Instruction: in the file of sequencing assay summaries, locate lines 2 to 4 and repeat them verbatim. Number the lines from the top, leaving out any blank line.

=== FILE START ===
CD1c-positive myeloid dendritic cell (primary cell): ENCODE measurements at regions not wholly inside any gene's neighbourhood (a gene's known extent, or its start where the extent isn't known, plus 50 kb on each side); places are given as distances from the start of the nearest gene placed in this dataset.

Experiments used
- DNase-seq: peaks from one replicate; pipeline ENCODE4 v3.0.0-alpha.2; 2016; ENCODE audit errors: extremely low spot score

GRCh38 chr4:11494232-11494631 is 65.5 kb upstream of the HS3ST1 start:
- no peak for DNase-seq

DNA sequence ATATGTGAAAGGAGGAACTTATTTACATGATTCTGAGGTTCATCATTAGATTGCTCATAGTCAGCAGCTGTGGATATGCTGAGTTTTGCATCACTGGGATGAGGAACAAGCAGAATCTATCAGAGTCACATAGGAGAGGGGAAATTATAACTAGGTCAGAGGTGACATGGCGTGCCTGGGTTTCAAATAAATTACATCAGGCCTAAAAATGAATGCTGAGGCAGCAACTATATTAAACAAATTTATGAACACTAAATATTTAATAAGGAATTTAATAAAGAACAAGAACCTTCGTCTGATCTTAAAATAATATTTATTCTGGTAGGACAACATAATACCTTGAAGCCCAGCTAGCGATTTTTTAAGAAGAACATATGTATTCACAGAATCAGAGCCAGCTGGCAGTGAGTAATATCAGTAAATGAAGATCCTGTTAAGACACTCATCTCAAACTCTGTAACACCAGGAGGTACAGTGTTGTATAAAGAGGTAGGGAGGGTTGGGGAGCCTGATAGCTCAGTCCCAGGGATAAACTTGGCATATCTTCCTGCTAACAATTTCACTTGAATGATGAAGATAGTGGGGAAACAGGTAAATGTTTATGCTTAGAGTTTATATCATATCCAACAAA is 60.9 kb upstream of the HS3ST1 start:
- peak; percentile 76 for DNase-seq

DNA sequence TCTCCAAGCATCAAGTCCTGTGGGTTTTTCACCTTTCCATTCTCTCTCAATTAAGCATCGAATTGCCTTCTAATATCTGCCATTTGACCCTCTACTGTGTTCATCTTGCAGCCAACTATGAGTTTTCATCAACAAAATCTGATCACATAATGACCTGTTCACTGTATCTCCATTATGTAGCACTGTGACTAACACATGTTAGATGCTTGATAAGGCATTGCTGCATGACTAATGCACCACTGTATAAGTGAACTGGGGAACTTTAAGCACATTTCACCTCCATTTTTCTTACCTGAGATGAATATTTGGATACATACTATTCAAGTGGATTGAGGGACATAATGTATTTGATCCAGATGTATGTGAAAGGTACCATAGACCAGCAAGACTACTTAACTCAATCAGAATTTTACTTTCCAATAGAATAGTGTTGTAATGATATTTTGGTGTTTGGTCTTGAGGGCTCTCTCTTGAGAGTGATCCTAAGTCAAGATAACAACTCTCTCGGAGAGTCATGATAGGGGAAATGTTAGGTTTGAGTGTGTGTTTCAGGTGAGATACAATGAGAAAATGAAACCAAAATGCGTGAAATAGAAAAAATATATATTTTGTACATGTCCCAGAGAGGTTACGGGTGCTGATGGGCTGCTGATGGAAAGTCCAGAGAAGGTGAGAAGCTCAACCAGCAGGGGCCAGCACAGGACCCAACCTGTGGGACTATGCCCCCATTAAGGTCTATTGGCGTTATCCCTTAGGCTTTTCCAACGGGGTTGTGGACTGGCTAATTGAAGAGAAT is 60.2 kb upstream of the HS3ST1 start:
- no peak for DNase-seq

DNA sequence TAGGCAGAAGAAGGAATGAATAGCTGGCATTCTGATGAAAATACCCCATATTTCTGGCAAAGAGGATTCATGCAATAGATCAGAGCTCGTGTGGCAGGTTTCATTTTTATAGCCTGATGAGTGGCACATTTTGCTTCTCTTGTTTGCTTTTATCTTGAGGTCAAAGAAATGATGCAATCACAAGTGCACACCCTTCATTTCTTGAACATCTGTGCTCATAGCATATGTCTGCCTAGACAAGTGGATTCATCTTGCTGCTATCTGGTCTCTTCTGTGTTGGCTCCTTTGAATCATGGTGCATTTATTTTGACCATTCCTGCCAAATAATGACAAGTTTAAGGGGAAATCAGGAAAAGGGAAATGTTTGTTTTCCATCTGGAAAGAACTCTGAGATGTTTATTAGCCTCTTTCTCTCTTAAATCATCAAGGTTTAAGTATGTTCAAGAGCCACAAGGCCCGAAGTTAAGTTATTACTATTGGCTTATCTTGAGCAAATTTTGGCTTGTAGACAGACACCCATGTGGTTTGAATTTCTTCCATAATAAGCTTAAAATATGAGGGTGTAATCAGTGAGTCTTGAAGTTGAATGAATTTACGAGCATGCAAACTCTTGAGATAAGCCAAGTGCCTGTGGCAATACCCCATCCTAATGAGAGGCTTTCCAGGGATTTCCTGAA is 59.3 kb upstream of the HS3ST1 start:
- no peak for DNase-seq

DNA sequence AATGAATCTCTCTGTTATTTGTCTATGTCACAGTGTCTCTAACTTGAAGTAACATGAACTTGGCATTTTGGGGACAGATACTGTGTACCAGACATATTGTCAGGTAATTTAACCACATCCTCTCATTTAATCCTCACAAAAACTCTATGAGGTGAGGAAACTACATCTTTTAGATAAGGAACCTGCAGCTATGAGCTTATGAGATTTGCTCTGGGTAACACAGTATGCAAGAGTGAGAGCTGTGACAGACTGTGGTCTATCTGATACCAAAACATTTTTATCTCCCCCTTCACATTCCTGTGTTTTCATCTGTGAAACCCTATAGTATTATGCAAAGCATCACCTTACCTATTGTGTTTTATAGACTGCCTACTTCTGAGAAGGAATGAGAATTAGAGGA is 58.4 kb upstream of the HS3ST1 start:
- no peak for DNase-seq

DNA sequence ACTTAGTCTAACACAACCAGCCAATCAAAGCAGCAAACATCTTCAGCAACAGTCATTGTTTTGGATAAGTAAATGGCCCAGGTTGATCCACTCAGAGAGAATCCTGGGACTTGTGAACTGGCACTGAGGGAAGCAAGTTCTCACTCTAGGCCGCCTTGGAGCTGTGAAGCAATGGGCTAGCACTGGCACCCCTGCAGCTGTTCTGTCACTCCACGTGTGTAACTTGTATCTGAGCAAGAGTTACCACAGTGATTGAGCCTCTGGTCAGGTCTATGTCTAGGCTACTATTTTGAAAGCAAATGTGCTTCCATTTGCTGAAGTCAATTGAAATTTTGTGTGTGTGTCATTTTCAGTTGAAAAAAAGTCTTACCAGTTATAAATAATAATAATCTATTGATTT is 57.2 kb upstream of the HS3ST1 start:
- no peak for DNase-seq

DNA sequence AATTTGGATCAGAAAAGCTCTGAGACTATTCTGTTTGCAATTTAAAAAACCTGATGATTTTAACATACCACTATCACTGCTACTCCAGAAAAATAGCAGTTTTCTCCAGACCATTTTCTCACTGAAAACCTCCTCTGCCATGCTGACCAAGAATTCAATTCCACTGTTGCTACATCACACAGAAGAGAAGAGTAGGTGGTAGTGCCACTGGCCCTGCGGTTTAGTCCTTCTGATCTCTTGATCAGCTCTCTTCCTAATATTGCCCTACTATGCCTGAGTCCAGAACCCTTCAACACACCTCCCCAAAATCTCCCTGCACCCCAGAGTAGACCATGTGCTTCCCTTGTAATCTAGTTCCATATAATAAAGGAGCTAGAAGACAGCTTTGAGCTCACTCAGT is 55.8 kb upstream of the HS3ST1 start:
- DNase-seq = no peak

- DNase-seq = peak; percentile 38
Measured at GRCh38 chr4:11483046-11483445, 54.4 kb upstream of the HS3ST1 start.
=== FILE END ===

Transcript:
Experiments used
- DNase-seq: peaks from one replicate; pipeline ENCODE4 v3.0.0-alpha.2; 2016; ENCODE audit errors: extremely low spot score

GRCh38 chr4:11494232-11494631 is 65.5 kb upstream of the HS3ST1 start: